In a year when two boosters of the “luxury city,” Donald Trump and Michael Bloomberg, are vying to run the whole country, the very model that created their “success” is slowly unraveling. After roughly 20 years of big-city progress, measured by economic growth and demographic progress, the dense urban centers, including New York, are again teetering on the brink of decline.
Long associated with glamour, money and cultural influence, the rise of the luxury city has foundered on the rocks of inequality and, increasingly, diminished upward mobility. Indeed, according to Pew research, the greatest inequality now exists in superstar cities such as San Francisco, New York, Los Angeles, and San Jose. Rather than working to create and sustain a middle class, as Jane Jacobs once suggested, by building local economies, these cities have depended on luring both the ultra-rich and the young and ambitious of the global marketplace to secure and enhance their place.
This approach worked somewhat in the first decade of the millennium, as illustrated by a remarkable rise in New York City’s newly listed condo prices over the last decade from $1.15 million to $3.77 million. But the gold rush is fading now, in part due to the decline of globalization which is also weakening the economies of rival global capitals like London and Hong Kong. Today, as The Atlantic recently noted, Manhattan now suffers conditions where “the homeless shelters are full, and the luxury skyscrapers are vacant.”
‘Cokehead, Womanizing, Fag’: Michael Bloomberg’s Book of ‘Wisdom’ Resurfaces
OPEN MOUTH, INSERT FOOT
The release of an unauthorized book of quotes by Michael Bloomberg paints a damning picture of the Democratic presidential candidate.
“Cokehead, womanizing, fag.” That’s the way Michael Bloomberg once characterized a competitor in New York’s financial industry, according to a book of quotes presented to the billionaire businessman for his 48th birthday in 1990.
The quote is one of a number of vulgar and degrading remarks, contained in a gag gift presented to Bloomberg by an employee, that may spell trouble for the former New York mayor as he attempts to convince Democrats he can topple Donald Trump in the 2020 election.
The tome, titled Wit & Wisdom of Michael Bloomberg, was published in full by the Washington Post on Saturday morning. It has been quoted at length over the years but has never been printed in full by a mainstream outlet.
The booklet was produced by Elisabeth DeMarse, who worked as Bloomberg’s chief marketing officer. “Yes, these are all actual quotes,” she wrote in her introduction. “No, nothing has been embellished or exaggerated.”
Some of the quotes are pure bathroom humor, like his comments on salesmanship that simply states, “Make the customer think he’s getting laid when he’s getting fucked.” Another says, “As Chuch Colsen put it: if you have them by their balls, their hearts and minds will follow.”
Others are highly sexist, like one that has a name redacted in the Post’s document. “What do I want? I want an exclusive, 10-year contract, an automatic extension, and I want you to pay me. And I want a blow job from [name redacted]. Have you seen [name redacted] lately? Not bad for fifty.”
The misogynistic, homophobic remarks predate the #MeToo era and show a sophomoric obsession with referencing oral sex. On the subject of computers, he said: “You know why computers will never take the place of people? Because a computer would say that the sex of the person giving you a blow job doesn’t matter.”
His company’s financial information computers “will do everything, including give you [oral sex]. I guess that puts a lot of you girls out of business,” he said in another remark.
Some of the quoted remarks are relatively mild, like, “The three biggest lies are: the check’s in the mail, I’ll respect you in the morning, and I’m glad I’m Jewish.”
Others are positively eyebrow raising, like, “The Royal Family—what a bunch of misfits—a gay, an architect, that horsey faced lesbian, and a kid who gave up Koo Stark for some fat broad.” He characterizes one competitor as, “Cokehead, womanizing, fag.”
The booklet is peppered with cartoons that depict Bloomberg in various poses, of which many are less than flattering, like him dressed as a Roman Centurion fighting off dogs with name tags like Morgan Stanley, Goldman Sacks and Citibank.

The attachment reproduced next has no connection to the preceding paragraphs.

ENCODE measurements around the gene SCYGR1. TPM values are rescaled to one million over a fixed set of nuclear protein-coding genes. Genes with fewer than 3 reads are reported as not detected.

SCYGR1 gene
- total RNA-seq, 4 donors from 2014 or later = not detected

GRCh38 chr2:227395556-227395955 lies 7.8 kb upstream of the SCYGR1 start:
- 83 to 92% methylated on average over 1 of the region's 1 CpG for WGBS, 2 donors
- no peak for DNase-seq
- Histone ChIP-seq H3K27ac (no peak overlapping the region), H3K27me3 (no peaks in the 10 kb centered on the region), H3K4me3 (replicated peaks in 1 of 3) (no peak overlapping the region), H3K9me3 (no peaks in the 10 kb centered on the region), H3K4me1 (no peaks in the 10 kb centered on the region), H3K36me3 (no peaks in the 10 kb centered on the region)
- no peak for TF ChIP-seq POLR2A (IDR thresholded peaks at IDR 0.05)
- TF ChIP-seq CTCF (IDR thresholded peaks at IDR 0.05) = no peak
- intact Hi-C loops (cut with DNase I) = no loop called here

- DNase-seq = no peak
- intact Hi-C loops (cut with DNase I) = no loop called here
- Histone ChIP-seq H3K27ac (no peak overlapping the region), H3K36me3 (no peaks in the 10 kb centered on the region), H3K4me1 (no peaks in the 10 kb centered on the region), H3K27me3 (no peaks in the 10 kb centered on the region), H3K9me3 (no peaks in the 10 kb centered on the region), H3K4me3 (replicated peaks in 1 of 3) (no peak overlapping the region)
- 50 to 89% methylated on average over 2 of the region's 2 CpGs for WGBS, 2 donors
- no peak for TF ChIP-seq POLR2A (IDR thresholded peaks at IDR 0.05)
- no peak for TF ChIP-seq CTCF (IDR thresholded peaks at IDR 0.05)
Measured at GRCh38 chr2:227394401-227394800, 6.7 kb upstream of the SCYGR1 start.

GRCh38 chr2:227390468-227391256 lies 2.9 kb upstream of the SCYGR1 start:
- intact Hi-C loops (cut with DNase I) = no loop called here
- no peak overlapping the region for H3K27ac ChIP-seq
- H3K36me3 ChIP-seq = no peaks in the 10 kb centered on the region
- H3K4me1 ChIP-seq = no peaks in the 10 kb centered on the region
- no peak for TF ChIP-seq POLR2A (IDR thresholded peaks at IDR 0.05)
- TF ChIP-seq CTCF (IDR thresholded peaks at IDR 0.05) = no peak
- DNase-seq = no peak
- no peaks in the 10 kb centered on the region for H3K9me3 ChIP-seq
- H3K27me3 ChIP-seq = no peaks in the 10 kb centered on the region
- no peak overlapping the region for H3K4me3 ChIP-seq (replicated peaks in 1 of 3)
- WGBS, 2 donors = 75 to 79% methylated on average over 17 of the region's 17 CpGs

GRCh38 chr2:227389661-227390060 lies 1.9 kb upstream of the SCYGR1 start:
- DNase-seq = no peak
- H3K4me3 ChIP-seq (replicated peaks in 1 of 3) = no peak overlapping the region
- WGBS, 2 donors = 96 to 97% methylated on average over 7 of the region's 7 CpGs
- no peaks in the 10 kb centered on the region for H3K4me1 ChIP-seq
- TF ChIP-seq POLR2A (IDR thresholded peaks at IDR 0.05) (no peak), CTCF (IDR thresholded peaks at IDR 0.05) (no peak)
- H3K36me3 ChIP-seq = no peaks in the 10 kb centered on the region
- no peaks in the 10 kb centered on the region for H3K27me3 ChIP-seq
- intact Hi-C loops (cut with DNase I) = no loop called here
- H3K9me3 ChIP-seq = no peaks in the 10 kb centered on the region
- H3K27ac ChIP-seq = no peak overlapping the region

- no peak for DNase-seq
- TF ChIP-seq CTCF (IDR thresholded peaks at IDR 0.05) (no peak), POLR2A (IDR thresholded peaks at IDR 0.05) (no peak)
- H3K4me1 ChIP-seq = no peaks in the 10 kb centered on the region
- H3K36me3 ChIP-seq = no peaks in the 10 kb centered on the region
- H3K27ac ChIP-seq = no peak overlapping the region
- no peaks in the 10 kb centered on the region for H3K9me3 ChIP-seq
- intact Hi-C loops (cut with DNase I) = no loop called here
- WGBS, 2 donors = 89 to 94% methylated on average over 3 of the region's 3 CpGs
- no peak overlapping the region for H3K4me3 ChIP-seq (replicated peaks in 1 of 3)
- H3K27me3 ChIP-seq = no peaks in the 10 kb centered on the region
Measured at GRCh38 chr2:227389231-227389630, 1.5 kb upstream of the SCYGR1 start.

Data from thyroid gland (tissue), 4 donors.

The booklet’s publication caps a bad week for Bloomberg, who has been dogged by unearthed comments on income inequality and racial profiling.
Bloomberg has not made a public comment on the publication of the booklet. A campaign spokeswoman said on Saturday, “Virtually all of this has been reported over the past two decades. In any large organization, there are going to be complaints—but Mike simply does not tolerate any kind of discrimination or harassment, and he’s created cultures that are all about equality and inclusion.”
The Post says it informed the Bloomberg campaign that it would be publishing the full booklet online, to which they were told by spokesman Stu Loeser, “Mike simply did not say the things somebody wrote in this gag gift, which has been circulating for 30 years and has been quoted in every previous election Mike has been in.” Loeser also told them, “Mike openly admits his words have not always lined up with his values and that way he has led his life and some of what he has said is disrespectful and wrong.”
The backdrop was full of red and white polka-dot hearts, but there was no love on display Friday morning between The View co-hosts Joy Behar and Meghan McCain.
What was supposed to be a light-hearted opening segment about the bizarre Twitter feud between President Donald Trump and 2020 hopeful Mike Bloomberg, began to fly off the rails when McCain joked that instead of saying “Happy Valentine’s Day” to her husband this morning, she woke up and asked him, “Does Bloomberg really think it’s going to be this easy?”
“Michael Bloomberg, when he was our mayor for three terms, I always knew to be a sort of calm, above-it-all politician, doesn’t get in the mud,” she said. “So this new version of him, it’ll be interesting to see how this works, this like, thug, white guy, ‘Yo mama’ thing.’”
As McCain questioned his ability to win over Democratic voters who so far have favored Bernie Sanders, Behar defended his credentials. “Listen, I’m not shilling for Mayor Bloomberg here,” she said.
“You kind of are,” McCain said, interrupting her.
“I like him fine,” Behar replied. “I like Biden too. I like all of them, I told you, I’ll vote for any of them, I’ll vote for Pee-wee Herman!”
McCain laughed at that line, but she then grew visibly angry when the conversation turned to Bloomberg’s record on racial issues. “Why are we so strict on Democrats and so lenient with Republicans, who have the most racist policies and the most racist track record?” she asked. “This is a racist country, right? Every single one of [the Democrats] has something in their background that doesn’t look good for race.”